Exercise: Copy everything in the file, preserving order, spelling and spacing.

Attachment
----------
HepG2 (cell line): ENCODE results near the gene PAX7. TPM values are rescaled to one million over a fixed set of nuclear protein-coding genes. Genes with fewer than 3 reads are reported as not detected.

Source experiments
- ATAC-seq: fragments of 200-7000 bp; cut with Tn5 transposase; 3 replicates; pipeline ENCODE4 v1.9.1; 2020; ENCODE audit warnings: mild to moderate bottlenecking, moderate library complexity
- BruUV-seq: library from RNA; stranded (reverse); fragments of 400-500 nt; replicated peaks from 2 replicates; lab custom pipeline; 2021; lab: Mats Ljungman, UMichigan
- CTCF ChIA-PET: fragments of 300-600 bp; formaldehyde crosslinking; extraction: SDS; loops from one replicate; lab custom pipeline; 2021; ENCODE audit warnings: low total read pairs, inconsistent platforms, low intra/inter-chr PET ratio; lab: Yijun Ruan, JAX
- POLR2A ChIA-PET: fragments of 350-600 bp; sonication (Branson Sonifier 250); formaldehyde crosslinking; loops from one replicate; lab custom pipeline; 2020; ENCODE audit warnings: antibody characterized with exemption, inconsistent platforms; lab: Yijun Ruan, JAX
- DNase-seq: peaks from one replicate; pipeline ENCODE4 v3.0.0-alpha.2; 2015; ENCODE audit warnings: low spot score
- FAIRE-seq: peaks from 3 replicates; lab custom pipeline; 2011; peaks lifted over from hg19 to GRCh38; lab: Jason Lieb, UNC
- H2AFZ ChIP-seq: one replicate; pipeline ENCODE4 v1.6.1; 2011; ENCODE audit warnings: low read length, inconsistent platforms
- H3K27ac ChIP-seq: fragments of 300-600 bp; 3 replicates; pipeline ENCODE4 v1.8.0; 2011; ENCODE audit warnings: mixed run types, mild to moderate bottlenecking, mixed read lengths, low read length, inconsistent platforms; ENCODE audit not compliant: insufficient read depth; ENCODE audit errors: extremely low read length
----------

HepG2 (cell line): ENCODE results near the gene PAX7. TPM values are rescaled to one million over a fixed set of nuclear protein-coding genes. Genes with fewer than 3 reads are reported as not detected.

Source experiments
- ATAC-seq: fragments of 200-7000 bp; cut with Tn5 transposase; 3 replicates; pipeline ENCODE4 v1.9.1; 2020; ENCODE audit warnings: mild to moderate bottlenecking, moderate library complexity
- BruUV-seq: library from RNA; stranded (reverse); fragments of 400-500 nt; replicated peaks from 2 replicates; lab custom pipeline; 2021; lab: Mats Ljungman, UMichigan
- CTCF ChIA-PET: fragments of 300-600 bp; formaldehyde crosslinking; extraction: SDS; loops from one replicate; lab custom pipeline; 2021; ENCODE audit warnings: low total read pairs, inconsistent platforms, low intra/inter-chr PET ratio; lab: Yijun Ruan, JAX
- POLR2A ChIA-PET: fragments of 350-600 bp; sonication (Branson Sonifier 250); formaldehyde crosslinking; loops from one replicate; lab custom pipeline; 2020; ENCODE audit warnings: antibody characterized with exemption, inconsistent platforms; lab: Yijun Ruan, JAX
- DNase-seq: peaks from one replicate; pipeline ENCODE4 v3.0.0-alpha.2; 2015; ENCODE audit warnings: low spot score
- FAIRE-seq: peaks from 3 replicates; lab custom pipeline; 2011; peaks lifted over from hg19 to GRCh38; lab: Jason Lieb, UNC
- H2AFZ ChIP-seq: one replicate; pipeline ENCODE4 v1.6.1; 2011; ENCODE audit warnings: low read length, inconsistent platforms
- H3K27ac ChIP-seq: fragments of 300-600 bp; 3 replicates; pipeline ENCODE4 v1.8.0; 2011; ENCODE audit warnings: mixed run types, mild to moderate bottlenecking, mixed read lengths, low read length, inconsistent platforms; ENCODE audit not compliant: insufficient read depth; ENCODE audit errors: extremely low read length